As the midterm elections draw closer, Dameon Stackhouse is eager to cast a ballot, but he can’t under New Jersey law because he remains on parole after more than a decade behind bars for second-degree robbery. “We have no say,” said Mr. Stackhouse, a 41-year-old construction worker and student at Rutgers University-New Brunswick. “This is one of the worst things you can do to a citizen.” New Jersey is weighing a measure that would immediately restore voting rights to Mr. Stackhouse and more than 94,000 other state residents with convictions. If passed by the state’s Democratic-controlled Senate and General Assembly, it would be the third U.S. state, along with Maine and Vermont, to allow people to vote even while incarcerated.
From the Northeast to the Deep South, advocates are working to roll back felon-disenfranchisement laws, saying they are unfair because they strip away fundamental democratic rights and disproportionately affect African-Americans. Those who back the restrictions contend people who have committed felonies need to demonstrate they are truly reformed to regain the vote.
Fights are flaring in several states, including in New York and Mississippi. In 2016, Maryland lawmakers overrode the Republican governor’s veto to enact a measure restoring voting rights for people on parole or probation. The same year, then- Gov. Terry McAuliffe of Virginia, a Democrat, issued an executive order re-enfranchising people with felony records.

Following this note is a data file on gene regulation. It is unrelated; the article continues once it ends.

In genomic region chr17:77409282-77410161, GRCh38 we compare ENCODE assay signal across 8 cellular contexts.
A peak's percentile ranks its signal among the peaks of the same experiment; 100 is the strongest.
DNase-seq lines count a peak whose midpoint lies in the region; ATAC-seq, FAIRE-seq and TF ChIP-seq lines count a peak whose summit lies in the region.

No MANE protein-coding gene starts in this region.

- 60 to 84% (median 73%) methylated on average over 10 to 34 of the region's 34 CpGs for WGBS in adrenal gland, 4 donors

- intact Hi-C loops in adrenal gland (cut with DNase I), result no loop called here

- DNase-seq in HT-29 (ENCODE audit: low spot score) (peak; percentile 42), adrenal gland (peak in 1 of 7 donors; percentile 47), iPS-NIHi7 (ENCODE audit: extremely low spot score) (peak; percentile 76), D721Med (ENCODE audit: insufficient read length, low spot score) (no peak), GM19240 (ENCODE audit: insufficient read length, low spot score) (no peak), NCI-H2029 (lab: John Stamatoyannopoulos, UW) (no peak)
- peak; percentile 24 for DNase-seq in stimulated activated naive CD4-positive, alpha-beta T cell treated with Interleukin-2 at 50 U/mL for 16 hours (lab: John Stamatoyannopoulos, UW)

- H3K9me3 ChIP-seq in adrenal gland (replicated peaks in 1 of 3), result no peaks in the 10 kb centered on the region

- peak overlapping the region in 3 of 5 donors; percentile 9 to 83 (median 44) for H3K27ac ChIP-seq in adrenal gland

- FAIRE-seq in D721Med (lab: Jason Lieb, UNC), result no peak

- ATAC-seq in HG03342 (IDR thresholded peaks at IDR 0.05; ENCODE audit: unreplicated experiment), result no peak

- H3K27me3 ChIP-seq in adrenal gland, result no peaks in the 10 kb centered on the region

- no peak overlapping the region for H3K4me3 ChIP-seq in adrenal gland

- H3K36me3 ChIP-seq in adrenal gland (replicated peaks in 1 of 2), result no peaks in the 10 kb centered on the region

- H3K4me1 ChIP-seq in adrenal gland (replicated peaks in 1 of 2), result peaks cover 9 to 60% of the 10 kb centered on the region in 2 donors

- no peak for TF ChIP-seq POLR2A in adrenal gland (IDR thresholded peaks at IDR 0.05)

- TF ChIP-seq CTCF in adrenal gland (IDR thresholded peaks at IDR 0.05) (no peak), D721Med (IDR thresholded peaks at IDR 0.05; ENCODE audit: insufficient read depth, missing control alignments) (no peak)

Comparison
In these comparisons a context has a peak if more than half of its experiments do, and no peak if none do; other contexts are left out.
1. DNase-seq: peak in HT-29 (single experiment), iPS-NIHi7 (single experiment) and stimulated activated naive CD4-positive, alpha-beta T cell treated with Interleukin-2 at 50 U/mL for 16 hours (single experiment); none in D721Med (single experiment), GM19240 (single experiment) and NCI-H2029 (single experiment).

Florida is in the midst of a two-front battle. Last month, Republican Gov. Rick Scott and other Florida officials appealed a federal judge’s ruling that the state’s system for restoring voting rights to former prisoners is unconstitutional, securing a stay of the order. Meanwhile, an initiative on the November ballot in Florida would restore voting rights to an estimated 1.4 million people with felony convictions.
Full Article: A Voting Rights Push: Allowing Felons to Cast Ballots – WSJ.